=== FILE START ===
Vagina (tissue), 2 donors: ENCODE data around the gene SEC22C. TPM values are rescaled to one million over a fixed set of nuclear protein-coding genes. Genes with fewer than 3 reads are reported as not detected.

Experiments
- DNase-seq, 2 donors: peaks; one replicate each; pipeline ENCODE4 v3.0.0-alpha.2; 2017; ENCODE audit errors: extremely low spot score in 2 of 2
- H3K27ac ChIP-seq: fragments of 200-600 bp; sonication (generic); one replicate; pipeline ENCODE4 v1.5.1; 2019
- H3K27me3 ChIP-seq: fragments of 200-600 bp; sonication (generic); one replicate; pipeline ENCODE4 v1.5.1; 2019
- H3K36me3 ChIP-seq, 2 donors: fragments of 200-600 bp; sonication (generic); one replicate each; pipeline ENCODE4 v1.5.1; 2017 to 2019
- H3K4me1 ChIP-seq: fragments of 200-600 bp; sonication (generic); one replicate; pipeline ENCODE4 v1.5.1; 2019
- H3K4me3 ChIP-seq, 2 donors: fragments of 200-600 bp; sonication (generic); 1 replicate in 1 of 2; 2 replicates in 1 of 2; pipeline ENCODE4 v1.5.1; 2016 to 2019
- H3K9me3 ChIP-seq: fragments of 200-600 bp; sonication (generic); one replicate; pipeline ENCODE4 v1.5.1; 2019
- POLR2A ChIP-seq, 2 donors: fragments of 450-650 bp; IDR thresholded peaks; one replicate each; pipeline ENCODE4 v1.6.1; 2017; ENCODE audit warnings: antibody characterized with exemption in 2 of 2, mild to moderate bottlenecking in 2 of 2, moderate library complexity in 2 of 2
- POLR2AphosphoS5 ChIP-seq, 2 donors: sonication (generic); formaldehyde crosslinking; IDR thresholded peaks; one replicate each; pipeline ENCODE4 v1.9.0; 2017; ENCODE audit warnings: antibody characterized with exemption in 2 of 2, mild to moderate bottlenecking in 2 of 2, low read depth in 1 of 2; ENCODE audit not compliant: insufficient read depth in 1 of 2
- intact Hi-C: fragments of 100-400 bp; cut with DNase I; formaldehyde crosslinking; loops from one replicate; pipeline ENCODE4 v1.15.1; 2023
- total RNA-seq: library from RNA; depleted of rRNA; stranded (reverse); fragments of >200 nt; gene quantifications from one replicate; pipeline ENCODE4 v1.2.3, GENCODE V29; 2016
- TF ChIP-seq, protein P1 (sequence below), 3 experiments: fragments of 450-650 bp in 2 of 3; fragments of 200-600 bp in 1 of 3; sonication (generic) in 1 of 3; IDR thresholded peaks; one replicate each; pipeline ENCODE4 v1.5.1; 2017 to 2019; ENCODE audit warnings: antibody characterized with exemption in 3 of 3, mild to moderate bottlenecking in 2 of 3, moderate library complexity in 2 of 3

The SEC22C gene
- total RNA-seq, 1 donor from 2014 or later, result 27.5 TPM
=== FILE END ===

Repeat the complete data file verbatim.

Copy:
Vagina (tissue), 2 donors: ENCODE data around the gene SEC22C. TPM values are rescaled to one million over a fixed set of nuclear protein-coding genes. Genes with fewer than 3 reads are reported as not detected.

Experiments
- DNase-seq, 2 donors: peaks; one replicate each; pipeline ENCODE4 v3.0.0-alpha.2; 2017; ENCODE audit errors: extremely low spot score in 2 of 2
- H3K27ac ChIP-seq: fragments of 200-600 bp; sonication (generic); one replicate; pipeline ENCODE4 v1.5.1; 2019
- H3K27me3 ChIP-seq: fragments of 200-600 bp; sonication (generic); one replicate; pipeline ENCODE4 v1.5.1; 2019
- H3K36me3 ChIP-seq, 2 donors: fragments of 200-600 bp; sonication (generic); one replicate each; pipeline ENCODE4 v1.5.1; 2017 to 2019
- H3K4me1 ChIP-seq: fragments of 200-600 bp; sonication (generic); one replicate; pipeline ENCODE4 v1.5.1; 2019
- H3K4me3 ChIP-seq, 2 donors: fragments of 200-600 bp; sonication (generic); 1 replicate in 1 of 2; 2 replicates in 1 of 2; pipeline ENCODE4 v1.5.1; 2016 to 2019
- H3K9me3 ChIP-seq: fragments of 200-600 bp; sonication (generic); one replicate; pipeline ENCODE4 v1.5.1; 2019
- POLR2A ChIP-seq, 2 donors: fragments of 450-650 bp; IDR thresholded peaks; one replicate each; pipeline ENCODE4 v1.6.1; 2017; ENCODE audit warnings: antibody characterized with exemption in 2 of 2, mild to moderate bottlenecking in 2 of 2, moderate library complexity in 2 of 2
- POLR2AphosphoS5 ChIP-seq, 2 donors: sonication (generic); formaldehyde crosslinking; IDR thresholded peaks; one replicate each; pipeline ENCODE4 v1.9.0; 2017; ENCODE audit warnings: antibody characterized with exemption in 2 of 2, mild to moderate bottlenecking in 2 of 2, low read depth in 1 of 2; ENCODE audit not compliant: insufficient read depth in 1 of 2
- intact Hi-C: fragments of 100-400 bp; cut with DNase I; formaldehyde crosslinking; loops from one replicate; pipeline ENCODE4 v1.15.1; 2023
- total RNA-seq: library from RNA; depleted of rRNA; stranded (reverse); fragments of >200 nt; gene quantifications from one replicate; pipeline ENCODE4 v1.2.3, GENCODE V29; 2016
- TF ChIP-seq, protein P1 (sequence below), 3 experiments: fragments of 450-650 bp in 2 of 3; fragments of 200-600 bp in 1 of 3; sonication (generic) in 1 of 3; IDR thresholded peaks; one replicate each; pipeline ENCODE4 v1.5.1; 2017 to 2019; ENCODE audit warnings: antibody characterized with exemption in 3 of 3, mild to moderate bottlenecking in 2 of 3, moderate library complexity in 2 of 3

The SEC22C gene
- total RNA-seq, 1 donor from 2014 or later, result 27.5 TPM